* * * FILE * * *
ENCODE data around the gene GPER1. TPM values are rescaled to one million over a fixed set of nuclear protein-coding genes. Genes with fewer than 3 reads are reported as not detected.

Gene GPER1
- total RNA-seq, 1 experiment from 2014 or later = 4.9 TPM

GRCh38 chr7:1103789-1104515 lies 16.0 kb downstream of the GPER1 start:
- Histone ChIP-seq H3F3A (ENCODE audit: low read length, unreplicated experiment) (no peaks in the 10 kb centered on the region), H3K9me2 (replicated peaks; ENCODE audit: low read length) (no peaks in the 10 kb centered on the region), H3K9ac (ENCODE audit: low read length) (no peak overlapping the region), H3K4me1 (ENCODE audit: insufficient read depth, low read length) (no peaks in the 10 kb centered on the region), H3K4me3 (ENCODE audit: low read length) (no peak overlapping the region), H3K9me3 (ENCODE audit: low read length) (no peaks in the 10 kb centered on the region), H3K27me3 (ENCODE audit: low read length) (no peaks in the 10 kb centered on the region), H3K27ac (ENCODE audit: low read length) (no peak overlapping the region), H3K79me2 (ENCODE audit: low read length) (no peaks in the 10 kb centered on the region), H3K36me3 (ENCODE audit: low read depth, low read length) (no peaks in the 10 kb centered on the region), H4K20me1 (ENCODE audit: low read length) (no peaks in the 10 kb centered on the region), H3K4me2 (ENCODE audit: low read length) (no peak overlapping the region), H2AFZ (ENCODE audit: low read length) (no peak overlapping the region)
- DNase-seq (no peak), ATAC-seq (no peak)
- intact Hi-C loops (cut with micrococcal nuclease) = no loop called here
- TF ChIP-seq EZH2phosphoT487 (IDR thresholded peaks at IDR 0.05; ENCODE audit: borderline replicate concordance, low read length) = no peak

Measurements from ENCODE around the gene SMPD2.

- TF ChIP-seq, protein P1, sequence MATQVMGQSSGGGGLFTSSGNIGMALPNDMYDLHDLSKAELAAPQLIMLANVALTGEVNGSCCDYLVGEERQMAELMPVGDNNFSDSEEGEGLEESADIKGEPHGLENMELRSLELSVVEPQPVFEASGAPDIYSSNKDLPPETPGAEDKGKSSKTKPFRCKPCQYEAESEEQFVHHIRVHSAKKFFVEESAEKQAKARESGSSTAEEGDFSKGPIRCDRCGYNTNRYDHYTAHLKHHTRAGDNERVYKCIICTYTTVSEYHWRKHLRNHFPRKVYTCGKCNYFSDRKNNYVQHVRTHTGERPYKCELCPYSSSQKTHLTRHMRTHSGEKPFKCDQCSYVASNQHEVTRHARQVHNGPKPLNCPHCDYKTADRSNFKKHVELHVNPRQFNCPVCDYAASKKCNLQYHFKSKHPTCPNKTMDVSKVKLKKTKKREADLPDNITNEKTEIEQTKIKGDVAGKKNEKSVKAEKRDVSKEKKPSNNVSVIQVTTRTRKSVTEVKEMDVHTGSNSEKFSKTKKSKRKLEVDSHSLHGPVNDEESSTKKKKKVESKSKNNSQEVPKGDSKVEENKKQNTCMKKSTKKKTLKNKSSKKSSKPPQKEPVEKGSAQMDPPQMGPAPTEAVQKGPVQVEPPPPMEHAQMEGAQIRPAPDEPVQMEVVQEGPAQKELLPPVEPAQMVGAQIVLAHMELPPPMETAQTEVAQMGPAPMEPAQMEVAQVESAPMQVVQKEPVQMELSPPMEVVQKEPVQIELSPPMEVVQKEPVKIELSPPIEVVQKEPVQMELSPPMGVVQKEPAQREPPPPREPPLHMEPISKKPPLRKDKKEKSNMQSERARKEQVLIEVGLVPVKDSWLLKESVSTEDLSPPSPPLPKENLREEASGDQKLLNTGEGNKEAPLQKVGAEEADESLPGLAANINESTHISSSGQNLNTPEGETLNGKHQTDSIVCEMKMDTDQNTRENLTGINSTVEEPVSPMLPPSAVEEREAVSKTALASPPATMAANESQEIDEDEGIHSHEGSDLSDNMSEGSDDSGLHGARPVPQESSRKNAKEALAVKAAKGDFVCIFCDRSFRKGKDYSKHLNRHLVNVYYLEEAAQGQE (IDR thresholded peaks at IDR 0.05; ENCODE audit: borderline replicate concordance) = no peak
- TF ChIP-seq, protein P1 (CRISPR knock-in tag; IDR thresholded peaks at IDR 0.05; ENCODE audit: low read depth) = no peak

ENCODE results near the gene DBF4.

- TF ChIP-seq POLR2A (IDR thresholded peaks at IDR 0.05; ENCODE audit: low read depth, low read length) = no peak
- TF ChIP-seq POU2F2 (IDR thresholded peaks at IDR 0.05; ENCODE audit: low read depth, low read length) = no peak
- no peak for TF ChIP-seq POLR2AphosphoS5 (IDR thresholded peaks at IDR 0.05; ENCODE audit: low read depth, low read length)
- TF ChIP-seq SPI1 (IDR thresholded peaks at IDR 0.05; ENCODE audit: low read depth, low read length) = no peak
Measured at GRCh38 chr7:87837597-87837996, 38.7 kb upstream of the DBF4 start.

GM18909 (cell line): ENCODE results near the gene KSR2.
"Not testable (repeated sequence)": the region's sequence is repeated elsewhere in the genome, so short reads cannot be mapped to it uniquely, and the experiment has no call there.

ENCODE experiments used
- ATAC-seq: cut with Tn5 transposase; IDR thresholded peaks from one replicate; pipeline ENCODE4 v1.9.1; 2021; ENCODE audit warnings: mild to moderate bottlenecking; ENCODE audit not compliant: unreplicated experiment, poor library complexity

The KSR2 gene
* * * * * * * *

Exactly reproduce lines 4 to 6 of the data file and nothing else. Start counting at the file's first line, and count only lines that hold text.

GRCh38 chr7:1103789-1104515 lies 16.0 kb downstream of the GPER1 start:
- Histone ChIP-seq H3F3A (ENCODE audit: low read length, unreplicated experiment) (no peaks in the 10 kb centered on the region), H3K9me2 (replicated peaks; ENCODE audit: low read length) (no peaks in the 10 kb centered on the region), H3K9ac (ENCODE audit: low read length) (no peak overlapping the region), H3K4me1 (ENCODE audit: insufficient read depth, low read length) (no peaks in the 10 kb centered on the region), H3K4me3 (ENCODE audit: low read length) (no peak overlapping the region), H3K9me3 (ENCODE audit: low read length) (no peaks in the 10 kb centered on the region), H3K27me3 (ENCODE audit: low read length) (no peaks in the 10 kb centered on the region), H3K27ac (ENCODE audit: low read length) (no peak overlapping the region), H3K79me2 (ENCODE audit: low read length) (no peaks in the 10 kb centered on the region), H3K36me3 (ENCODE audit: low read depth, low read length) (no peaks in the 10 kb centered on the region), H4K20me1 (ENCODE audit: low read length) (no peaks in the 10 kb centered on the region), H3K4me2 (ENCODE audit: low read length) (no peak overlapping the region), H2AFZ (ENCODE audit: low read length) (no peak overlapping the region)
- DNase-seq (no peak), ATAC-seq (no peak)